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Paula Corbin Jones

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NEWS
January 24, 1998
A caption in the Today section yesterday misstated the nature of Paula Corbin Jones' allegation against President Clinton. Jones has accused the president of sexual harassment.The Sun regrets the error.Pub Date: 1/24/98
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NEWS
By NEW YORK TIMES NEWS SERVICE | December 4, 1999
WASHINGTON -- Kenneth W. Starr, who spent five years investigating criminal allegations against President Clinton and Hillary Rodham Clinton, said yesterday that the president "has yet to come to terms with his own responsibility" in trying to "play games with the law."In a breakfast meeting with reporters, Starr also said the notion he had been too zealous in pursuing the Clintons is "a totally bogus and bum rap."Since his resignation in October as independent counsel for Whitewater matters, Starr has been engaged in a round of carefully selected public appearances as part of a concerted effort to give his side of the epic battle with the Clintons.
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NEWS
By DAN BERGER | June 26, 1996
The First Lady experimented with spiritualism but did not inhale.Paula Corbin Jones will have to wait. Affairs of state come first.The Orioles are wasting alarms about a potential market competitor 50 miles away when they should be worried about the pitching rotation and Yankee power.More Parks Sausages, Franco!Pub Date: 6/26/96
NEWS
By NEW YORK TIMES NEWS SERVICE | October 27, 1998
WASHINGTON -- Kathleen Willey, a one-time White House volunteer who has said she was groped in the Oval Office by President Clinton, may have once tried to help Paula Corbin Jones succeed in her sexual misconduct lawsuit against the president.The statement by Joseph Cammarata, a former lawyer for Jones, was contained in previously sealed documents from Jones' lawsuit that were released yesterday in Little Rock.In an affidavit, Cammarata said he received a telephone call in January 1997 from a woman who did not give her name but who said she had had an experience with Clinton similar to Jones'.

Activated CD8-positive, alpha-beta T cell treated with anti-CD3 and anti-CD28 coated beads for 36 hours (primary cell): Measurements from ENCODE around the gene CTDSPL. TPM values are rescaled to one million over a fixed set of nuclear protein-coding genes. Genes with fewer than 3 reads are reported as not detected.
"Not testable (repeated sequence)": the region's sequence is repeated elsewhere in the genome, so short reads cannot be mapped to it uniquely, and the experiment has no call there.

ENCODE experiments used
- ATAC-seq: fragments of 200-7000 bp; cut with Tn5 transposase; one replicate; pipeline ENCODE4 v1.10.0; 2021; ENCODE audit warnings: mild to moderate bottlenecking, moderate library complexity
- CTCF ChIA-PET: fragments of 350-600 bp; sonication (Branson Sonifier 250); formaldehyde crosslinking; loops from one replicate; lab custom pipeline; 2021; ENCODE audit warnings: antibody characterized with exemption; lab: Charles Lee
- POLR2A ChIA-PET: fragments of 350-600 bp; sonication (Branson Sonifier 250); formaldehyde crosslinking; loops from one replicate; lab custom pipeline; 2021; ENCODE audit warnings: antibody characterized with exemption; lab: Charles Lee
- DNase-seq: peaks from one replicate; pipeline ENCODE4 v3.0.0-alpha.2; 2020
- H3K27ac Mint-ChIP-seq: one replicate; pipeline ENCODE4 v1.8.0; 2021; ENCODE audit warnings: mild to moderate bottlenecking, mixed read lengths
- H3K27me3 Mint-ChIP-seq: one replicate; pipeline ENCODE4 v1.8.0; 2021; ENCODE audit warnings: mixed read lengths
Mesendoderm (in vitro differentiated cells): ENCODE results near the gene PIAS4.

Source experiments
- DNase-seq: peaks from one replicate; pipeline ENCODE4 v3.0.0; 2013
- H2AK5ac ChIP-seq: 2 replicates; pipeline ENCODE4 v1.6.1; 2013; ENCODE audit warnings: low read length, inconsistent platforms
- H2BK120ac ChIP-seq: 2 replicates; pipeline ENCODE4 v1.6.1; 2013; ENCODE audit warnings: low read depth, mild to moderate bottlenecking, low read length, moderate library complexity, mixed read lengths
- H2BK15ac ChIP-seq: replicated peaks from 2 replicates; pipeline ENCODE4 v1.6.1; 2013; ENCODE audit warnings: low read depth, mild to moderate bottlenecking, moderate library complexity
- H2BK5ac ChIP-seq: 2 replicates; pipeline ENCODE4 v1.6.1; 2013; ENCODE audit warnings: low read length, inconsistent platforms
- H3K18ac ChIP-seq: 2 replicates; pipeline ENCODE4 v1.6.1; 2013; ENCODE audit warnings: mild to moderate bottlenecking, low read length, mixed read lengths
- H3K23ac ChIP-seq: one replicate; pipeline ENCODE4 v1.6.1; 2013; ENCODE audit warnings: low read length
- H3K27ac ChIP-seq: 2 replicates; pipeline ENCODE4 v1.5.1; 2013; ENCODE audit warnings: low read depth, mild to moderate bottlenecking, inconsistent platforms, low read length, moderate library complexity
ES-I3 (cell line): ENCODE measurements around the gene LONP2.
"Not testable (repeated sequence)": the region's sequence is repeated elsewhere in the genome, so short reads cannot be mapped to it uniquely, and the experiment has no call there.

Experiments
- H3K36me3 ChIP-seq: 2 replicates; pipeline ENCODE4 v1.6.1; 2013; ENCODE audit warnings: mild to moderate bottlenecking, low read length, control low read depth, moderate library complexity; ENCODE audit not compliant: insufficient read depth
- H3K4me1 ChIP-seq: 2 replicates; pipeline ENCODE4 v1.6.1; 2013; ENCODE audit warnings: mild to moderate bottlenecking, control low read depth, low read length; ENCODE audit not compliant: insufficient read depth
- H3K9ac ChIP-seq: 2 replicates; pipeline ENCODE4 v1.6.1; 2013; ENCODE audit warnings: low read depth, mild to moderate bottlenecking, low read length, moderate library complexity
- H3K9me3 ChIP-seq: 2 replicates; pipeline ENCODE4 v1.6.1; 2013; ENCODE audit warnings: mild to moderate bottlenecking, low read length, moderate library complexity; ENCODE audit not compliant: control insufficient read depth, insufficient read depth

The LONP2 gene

NEWS
By Los Angeles Times | May 9, 1994
WASHINGTON -- Law professor Anita Faye Hill, whose accusations against Supreme Court Justice Clarence Thomas put the sexual harassment issue at the national forefront, said yesterday that she saw both similarities and differences between her case and that of Paula Corbin Jones, who has filed a federal lawsuit alleging that President Clinton committed the same offense.Because both cases involve allegations against highly visible and powerful figures, "there will be some comparisons," Ms. Hill said in an interview on CBS' "Face the Nation."
NEWS
By NEW YORK TIMES NEWS SERVICE | October 27, 1998
WASHINGTON -- Kathleen Willey, a one-time White House volunteer who has said she was groped in the Oval Office by President Clinton, may have once tried to help Paula Corbin Jones succeed in her sexual misconduct lawsuit against the president.The statement by Joseph Cammarata, a former lawyer for Jones, was contained in previously sealed documents from Jones' lawsuit that were released yesterday in Little Rock.In an affidavit, Cammarata said he received a telephone call in January 1997 from a woman who did not give her name but who said she had had an experience with Clinton similar to Jones'.
NEWS
By Dallas Morning News | June 16, 1994
Paula Corbin Jones, the former Arkansas state employee who last month filed a sexual harassment suit against President Clinton, begins a national media tour tonight by talking to Sam Donaldson on ABC's "PrimeTime Live."Ms. Jones charges that Mr. Clinton, while governor of Arkansas in 1991, tried to seduce her in a Little Rock hotel room. The White House has said the charges are false and declined to comment further to "PrimeTime," Mr. Donaldson said.In excerpts provided by ABC, Ms. Jones indicated that her lawsuit could be settled "if he was to make a public apology and it be what I want.